July 2nd, 2010
Last week I had the honor of sharing the podium with Martin de Boer and Christopher Morris during the opening of the Our World at War exhibition at the Seattle Center. Martin is the Deputy Head of the Regional Delegation for the International Committee of the Red Cross (ICRC) for the US, Canada, and the prison at Guantanamo Bay. Christopher is a founding member of the VII Photo Agency, contract photographer for Time, and has decades of war photography under his belt; he also contributed to the exhibition.
The event was hosted by the Seattle chapter of the Red Cross, and it was through these people Lu and I had the chance to learn more about what the Red Cross actually does. Martin spoke of the organization’s history, then he segued into the exhibition itself. The idea was to put a face on the statistics, to tell stories about individuals who live in conflict zones or who are coping with the aftermath of war.
Christopher then took the stage, weaving through years of conflict to share with us his experience. Before the ICRC assignment, he’d never worked for the organization; their paths were parallel, but as a journalist he was an observer, an historian, while they were actively involved in conflicts or disasters. To him, war is “one idiot with a gun trying to kill another idiot with a gun.” It’s not that war happens in an empty desert between two armies, it happens in villages, towns, and cities where civilians are killed, and he is sick of it.
I’ve never been to an active conflict zone, but I have been to post-conflict countries. It was here that I fit into the evening, because I put faces to statistics. I create viral media and have experience partnering with non profits and non governmental organizations, telling stories of individuals with the purpose of educating a detached public and spurring them to action. While I am less of an historian than Christopher, I don’t think either of us are any less passionate about revealing truths and conveying them to a global audience.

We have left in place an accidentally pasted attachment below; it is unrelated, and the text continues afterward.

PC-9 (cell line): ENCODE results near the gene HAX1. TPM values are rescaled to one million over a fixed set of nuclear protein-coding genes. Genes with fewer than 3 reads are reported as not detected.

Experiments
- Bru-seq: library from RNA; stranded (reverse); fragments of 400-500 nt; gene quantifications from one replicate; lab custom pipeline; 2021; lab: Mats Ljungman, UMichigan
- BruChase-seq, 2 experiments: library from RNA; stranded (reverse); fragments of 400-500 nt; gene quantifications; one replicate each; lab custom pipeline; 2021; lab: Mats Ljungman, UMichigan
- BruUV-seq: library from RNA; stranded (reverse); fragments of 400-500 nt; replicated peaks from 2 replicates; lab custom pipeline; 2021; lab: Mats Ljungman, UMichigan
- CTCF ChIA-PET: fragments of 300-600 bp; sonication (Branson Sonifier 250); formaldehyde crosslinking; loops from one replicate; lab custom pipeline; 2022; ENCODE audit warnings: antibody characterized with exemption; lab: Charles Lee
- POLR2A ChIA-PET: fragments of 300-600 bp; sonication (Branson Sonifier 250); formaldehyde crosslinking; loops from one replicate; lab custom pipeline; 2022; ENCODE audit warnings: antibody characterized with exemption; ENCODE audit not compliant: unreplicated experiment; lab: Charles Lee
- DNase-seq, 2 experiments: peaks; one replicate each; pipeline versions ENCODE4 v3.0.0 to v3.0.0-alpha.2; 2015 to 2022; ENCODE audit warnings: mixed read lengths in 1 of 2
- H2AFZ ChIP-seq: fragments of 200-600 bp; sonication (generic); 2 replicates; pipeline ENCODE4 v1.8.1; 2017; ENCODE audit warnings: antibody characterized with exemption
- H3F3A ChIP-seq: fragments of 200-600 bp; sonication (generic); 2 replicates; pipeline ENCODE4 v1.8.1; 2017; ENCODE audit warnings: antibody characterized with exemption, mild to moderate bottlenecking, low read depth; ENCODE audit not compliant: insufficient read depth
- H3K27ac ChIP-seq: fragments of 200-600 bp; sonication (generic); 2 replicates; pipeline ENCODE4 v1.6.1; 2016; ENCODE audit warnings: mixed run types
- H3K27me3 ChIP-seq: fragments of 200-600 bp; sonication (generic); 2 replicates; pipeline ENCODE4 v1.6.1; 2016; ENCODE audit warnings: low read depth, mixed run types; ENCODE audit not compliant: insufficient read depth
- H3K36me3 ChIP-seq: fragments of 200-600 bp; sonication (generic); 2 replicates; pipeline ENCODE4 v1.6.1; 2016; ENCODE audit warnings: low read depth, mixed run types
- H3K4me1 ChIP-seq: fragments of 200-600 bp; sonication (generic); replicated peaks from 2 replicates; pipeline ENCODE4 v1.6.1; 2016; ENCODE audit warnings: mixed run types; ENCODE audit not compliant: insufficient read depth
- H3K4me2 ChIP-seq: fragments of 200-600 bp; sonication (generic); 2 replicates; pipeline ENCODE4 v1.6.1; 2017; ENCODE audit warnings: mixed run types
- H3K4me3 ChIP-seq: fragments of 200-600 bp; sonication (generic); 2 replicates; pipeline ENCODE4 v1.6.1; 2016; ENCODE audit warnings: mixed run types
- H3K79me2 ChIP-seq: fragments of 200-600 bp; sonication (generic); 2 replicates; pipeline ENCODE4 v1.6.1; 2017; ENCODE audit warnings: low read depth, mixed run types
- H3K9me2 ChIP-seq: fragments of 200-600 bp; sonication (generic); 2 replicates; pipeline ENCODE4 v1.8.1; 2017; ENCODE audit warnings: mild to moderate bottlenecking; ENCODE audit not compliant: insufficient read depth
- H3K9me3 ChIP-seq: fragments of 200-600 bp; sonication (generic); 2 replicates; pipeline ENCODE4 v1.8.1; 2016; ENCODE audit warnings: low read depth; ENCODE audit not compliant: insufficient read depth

During the reception I had a chance to talk with Christopher. As a younger photographer who admires his work, it was an honor to have his signature in the photo book the Red Cross presented me. As a peer, it was enjoyable to talk about the editorial industry and the new tools available to us as storytellers, chiefly, HDSLR’s, iPads, and self publishing via social media.
Christopher started his career during a time when assignments were bountiful and print magazines were the place to be published. I started when the web was in its infancy, and both of us are weathering the decline of print media, the rise of digital distribution, and a changing audience capable of choosing the stories it wants from the increasing noise of a 24 hour cycle where old news was published 60 seconds ago.
Needless to say, it was a pleasure to meet him, Martin, and the local Red Cross staff who put on the event. Lu found a mutual boot admirer, a British woman as rapid about football as she is, and, in her devilish way, was trying to convince Martin to delay his flight for the morning world cup game. She also received a gorgeous flower arrangement, seen in the above iPhone photo with Red Giant’s Plastic Bullet processing. (Thanks Majidah!)
The Red Cross is hosting lectures throughout the duration of the exhibition, which I highly encourage you to attend. They’ve put a lot of work into helping people understand the human cost of war.
A piece by Christopher Morris on the BP oil spill in the Gulf of Mexico. Both this and Obama’s War were shot on the Canon 5D Mark II using a Canon Tilt-Shift lens.
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